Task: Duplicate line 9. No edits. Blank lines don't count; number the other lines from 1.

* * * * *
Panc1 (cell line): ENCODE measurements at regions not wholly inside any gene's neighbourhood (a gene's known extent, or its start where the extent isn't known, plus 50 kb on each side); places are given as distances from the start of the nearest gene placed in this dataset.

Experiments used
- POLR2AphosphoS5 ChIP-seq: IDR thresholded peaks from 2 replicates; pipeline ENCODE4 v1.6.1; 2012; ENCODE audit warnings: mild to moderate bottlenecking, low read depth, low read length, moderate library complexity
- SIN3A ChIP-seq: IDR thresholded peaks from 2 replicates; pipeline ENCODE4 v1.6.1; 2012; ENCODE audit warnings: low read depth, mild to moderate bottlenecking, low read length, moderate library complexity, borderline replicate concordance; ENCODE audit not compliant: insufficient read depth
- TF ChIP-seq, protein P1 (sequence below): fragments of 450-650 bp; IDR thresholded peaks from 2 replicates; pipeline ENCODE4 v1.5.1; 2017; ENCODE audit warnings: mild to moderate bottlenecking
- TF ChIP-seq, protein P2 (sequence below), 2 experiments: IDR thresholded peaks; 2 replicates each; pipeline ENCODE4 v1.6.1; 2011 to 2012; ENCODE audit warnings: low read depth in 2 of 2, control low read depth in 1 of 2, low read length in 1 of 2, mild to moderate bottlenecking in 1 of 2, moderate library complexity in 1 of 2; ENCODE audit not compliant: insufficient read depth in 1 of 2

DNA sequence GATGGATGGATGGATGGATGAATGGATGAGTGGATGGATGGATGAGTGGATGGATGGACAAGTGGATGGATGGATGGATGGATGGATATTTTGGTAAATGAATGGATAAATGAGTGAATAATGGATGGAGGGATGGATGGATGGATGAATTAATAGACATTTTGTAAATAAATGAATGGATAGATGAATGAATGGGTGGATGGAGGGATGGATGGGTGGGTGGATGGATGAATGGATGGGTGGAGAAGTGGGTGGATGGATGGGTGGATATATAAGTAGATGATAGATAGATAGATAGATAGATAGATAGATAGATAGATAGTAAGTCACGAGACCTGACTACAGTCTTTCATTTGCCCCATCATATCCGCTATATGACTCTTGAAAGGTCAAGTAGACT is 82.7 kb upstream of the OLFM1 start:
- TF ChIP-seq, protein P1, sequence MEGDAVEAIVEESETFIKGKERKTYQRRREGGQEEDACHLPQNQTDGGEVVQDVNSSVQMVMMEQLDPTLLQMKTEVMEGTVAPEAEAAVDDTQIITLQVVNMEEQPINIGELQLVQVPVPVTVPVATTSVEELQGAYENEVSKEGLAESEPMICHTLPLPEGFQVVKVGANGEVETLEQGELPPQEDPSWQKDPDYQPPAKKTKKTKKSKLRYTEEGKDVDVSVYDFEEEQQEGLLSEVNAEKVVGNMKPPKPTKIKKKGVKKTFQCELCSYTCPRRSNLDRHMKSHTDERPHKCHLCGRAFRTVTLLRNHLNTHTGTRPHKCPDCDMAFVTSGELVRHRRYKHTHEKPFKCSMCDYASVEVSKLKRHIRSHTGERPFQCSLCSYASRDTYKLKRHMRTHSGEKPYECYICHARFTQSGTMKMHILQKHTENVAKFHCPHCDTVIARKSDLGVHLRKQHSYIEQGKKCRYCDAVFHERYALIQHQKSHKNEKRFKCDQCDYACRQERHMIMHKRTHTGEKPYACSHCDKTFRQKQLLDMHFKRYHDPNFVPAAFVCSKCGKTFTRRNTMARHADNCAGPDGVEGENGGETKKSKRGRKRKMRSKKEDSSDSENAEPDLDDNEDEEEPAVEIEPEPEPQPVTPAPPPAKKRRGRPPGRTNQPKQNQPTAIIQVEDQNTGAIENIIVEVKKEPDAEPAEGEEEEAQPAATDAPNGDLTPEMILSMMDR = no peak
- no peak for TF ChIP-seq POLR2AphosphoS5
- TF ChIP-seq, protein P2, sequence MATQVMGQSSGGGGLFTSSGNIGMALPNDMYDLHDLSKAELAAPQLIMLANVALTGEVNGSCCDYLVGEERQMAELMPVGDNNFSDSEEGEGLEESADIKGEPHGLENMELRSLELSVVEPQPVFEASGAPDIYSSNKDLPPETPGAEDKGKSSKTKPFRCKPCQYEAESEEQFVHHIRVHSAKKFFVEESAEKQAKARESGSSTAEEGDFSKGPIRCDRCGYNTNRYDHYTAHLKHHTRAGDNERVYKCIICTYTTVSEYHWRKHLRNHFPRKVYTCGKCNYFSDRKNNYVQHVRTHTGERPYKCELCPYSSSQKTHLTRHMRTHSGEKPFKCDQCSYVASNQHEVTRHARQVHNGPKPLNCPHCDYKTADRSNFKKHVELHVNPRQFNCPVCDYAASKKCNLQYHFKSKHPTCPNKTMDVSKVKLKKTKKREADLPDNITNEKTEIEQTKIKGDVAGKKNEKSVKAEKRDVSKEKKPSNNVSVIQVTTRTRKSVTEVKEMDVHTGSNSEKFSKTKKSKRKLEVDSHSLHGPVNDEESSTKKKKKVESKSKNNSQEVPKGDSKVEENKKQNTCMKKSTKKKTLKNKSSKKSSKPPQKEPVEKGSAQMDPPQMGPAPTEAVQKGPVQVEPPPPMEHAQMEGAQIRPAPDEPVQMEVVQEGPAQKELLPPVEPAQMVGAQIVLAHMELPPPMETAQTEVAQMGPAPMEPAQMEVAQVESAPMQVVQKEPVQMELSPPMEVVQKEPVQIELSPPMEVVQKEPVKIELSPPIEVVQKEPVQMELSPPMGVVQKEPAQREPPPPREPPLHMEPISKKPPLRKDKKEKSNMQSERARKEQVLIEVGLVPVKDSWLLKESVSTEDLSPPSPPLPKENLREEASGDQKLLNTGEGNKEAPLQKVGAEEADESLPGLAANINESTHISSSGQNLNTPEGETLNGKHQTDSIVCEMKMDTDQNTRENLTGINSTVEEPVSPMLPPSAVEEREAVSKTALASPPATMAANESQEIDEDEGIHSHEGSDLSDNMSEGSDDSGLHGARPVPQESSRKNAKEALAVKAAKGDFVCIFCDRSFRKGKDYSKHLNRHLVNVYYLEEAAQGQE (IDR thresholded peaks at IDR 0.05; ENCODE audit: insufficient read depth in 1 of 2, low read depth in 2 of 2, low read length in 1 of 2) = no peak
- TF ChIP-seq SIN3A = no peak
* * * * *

- no peak for TF ChIP-seq POLR2AphosphoS5